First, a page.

Google v. Oracle Amicus Certiorari Stage Brief: Vindicating IP’s Channeling Principle and Restoring Jurisdictional Balance to Software Copyright Protection
35 Pages Posted: 17 Mar 2019
Date Written: February 25, 2019
The Supreme Court should grant review of the Federal Circuit’s decisions in Oracle v. Google for two compelling sets of reasons. First, the Federal Circuit’s decisions conflict with this Court’s seminal decision in Baker v. Selden, 101 U.S. 99 (1879), misinterpret Congress’s codification of this Court’s fundamental channeling principle and related limiting doctrines, and upend nearly three decades of sound, well-settled, and critically important decisions of multiple regional circuits on the scope of copyright protection for computer software. By various measures — economic output and growth, employment, international competitiveness, strategic national defense — the computer software industry is among the most significant in the United States. As the digital revolution continues to unfold, the software industry’s importance will only grow. The balance of intellectual property protection for the software industry drives innovation and competition in this critical economic sector. The Federal Circuit’s decisions revive and exacerbate circuit splits that had largely been resolved through the evolution of well-reasoned regional circuit authority.
Second, the Federal Circuit’s handling of the Oracle v. Google cases flies in the face of Congress’s clear intent in creating a specialized national appellate patent tribunal. Unlike regional courts of appeals, the Federal Circuit does not have general authority to interpret non-patent intellectual property law. Rather, Congress mandated that the Federal Circuit must apply the copyright law of the regional circuit court in which resides the district court that heard a case involving a patent infringement claim. By failing to apply Ninth Circuit copyright law faithfully in the Oracle v. Google decisions, the Federal Circuit has established itself as the de facto national appellate software copyright tribunal in direct contravention of legislative directive and intent. By the readily available option of bringing software copyright and patent claims in the same complaint, any software company can secure exclusive Federal Circuit appellate jurisdiction over all issues and thereby circumvent regional copyright law and insulate its decisions from regional circuit copyright authority. As a result, it is essential that the Supreme Court grant review to address the clear circuit splits created by the decisions below and restore Congress’s division of appellate authority.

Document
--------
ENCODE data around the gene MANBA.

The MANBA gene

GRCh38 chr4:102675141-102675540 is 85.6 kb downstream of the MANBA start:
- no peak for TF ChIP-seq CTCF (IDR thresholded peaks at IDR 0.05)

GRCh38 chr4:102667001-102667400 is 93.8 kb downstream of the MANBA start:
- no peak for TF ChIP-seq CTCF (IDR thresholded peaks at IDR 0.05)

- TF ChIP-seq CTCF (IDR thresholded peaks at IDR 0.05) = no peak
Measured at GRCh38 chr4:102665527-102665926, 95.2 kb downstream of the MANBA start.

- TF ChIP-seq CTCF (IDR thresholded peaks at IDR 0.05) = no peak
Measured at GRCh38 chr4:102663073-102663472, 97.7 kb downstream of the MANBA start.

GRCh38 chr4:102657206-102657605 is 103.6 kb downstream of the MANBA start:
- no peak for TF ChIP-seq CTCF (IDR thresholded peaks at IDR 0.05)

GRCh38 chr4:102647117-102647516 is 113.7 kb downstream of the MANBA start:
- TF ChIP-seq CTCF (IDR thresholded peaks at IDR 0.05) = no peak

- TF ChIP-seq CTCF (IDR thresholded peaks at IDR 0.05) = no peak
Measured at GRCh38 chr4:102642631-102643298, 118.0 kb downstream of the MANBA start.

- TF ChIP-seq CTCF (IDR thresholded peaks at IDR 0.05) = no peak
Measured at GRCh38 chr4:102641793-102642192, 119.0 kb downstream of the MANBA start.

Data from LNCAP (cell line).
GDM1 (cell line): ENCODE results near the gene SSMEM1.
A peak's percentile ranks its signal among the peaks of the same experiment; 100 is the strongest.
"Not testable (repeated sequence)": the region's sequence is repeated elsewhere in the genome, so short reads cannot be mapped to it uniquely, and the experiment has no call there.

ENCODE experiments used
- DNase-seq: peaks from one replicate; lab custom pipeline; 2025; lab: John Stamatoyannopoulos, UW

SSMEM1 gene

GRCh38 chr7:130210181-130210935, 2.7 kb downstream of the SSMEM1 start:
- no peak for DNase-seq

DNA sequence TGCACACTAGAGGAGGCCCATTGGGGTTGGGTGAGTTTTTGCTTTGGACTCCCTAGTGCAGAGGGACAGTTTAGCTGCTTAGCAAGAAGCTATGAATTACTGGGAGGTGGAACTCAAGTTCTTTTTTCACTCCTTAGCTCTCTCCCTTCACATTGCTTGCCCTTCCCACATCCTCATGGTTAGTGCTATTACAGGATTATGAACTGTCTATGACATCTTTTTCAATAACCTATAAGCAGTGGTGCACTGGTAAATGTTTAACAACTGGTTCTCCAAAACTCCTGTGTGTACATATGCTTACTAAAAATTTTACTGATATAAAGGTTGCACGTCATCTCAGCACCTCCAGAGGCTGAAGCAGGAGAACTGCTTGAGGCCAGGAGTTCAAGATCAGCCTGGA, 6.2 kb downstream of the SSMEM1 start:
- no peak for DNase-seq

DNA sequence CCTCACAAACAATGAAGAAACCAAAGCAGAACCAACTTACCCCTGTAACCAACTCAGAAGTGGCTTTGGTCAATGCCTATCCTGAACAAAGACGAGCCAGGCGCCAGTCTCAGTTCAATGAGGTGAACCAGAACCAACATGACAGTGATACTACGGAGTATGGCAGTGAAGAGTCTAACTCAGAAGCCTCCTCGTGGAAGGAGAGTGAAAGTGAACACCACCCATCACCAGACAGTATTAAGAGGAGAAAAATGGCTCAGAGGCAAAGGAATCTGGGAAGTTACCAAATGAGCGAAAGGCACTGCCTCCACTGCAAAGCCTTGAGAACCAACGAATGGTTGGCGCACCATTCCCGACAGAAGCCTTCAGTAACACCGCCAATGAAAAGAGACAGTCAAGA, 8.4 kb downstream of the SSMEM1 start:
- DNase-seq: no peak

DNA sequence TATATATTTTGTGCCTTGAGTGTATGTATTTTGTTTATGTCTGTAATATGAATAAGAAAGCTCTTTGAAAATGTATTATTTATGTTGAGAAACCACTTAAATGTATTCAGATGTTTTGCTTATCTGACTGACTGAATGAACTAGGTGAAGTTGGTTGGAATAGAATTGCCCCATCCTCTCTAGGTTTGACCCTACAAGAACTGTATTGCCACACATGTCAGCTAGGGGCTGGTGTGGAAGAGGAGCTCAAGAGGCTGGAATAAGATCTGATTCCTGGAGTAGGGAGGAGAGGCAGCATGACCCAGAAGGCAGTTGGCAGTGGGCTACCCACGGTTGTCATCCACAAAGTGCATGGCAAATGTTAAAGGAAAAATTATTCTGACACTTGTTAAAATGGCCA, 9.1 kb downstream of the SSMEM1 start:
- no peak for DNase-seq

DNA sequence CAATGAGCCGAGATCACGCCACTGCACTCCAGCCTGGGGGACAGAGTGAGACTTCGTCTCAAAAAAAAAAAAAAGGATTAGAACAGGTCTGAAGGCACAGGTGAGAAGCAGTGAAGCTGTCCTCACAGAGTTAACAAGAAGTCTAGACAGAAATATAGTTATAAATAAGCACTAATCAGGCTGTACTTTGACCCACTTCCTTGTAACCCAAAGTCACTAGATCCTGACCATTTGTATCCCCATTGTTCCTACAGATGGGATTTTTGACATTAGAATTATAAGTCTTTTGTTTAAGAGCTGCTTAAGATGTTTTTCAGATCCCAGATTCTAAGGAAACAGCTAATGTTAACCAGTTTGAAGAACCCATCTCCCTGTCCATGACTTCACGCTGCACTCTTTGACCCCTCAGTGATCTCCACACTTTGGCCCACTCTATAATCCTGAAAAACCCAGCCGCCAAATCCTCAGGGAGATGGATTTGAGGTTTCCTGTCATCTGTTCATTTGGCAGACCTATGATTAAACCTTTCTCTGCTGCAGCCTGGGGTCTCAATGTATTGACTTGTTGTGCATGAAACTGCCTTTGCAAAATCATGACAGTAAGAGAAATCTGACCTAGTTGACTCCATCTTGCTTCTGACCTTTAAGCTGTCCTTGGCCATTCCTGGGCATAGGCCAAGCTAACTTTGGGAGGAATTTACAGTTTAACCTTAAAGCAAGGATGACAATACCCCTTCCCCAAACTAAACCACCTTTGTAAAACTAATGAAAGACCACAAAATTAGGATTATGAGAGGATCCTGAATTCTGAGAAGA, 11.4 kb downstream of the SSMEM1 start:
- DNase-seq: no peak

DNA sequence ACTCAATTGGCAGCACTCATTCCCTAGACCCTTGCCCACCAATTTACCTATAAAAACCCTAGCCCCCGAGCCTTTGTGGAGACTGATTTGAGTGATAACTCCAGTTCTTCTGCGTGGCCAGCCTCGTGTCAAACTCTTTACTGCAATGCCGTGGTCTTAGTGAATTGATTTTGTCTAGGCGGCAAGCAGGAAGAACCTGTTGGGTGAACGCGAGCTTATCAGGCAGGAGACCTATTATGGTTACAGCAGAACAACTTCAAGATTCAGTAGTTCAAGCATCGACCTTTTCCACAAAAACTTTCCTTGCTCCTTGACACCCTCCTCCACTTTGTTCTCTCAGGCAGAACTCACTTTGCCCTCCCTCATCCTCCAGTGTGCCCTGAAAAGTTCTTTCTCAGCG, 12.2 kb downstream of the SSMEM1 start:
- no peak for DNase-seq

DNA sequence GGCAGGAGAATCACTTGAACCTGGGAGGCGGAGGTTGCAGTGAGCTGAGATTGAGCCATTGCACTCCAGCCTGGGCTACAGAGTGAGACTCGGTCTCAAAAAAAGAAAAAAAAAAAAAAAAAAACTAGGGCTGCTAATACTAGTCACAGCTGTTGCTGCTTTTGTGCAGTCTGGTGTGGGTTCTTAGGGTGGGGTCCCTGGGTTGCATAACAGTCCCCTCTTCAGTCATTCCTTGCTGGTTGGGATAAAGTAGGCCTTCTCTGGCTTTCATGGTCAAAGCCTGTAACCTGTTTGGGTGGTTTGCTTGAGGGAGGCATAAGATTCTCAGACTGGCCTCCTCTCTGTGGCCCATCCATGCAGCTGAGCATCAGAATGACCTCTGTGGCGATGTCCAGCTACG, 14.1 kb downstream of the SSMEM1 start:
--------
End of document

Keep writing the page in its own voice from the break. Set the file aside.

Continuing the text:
Keywords: Computer Software, Copyright, Intellectual Property, Patent, Federal Circuit, Appellate Jurisdiction, Functional
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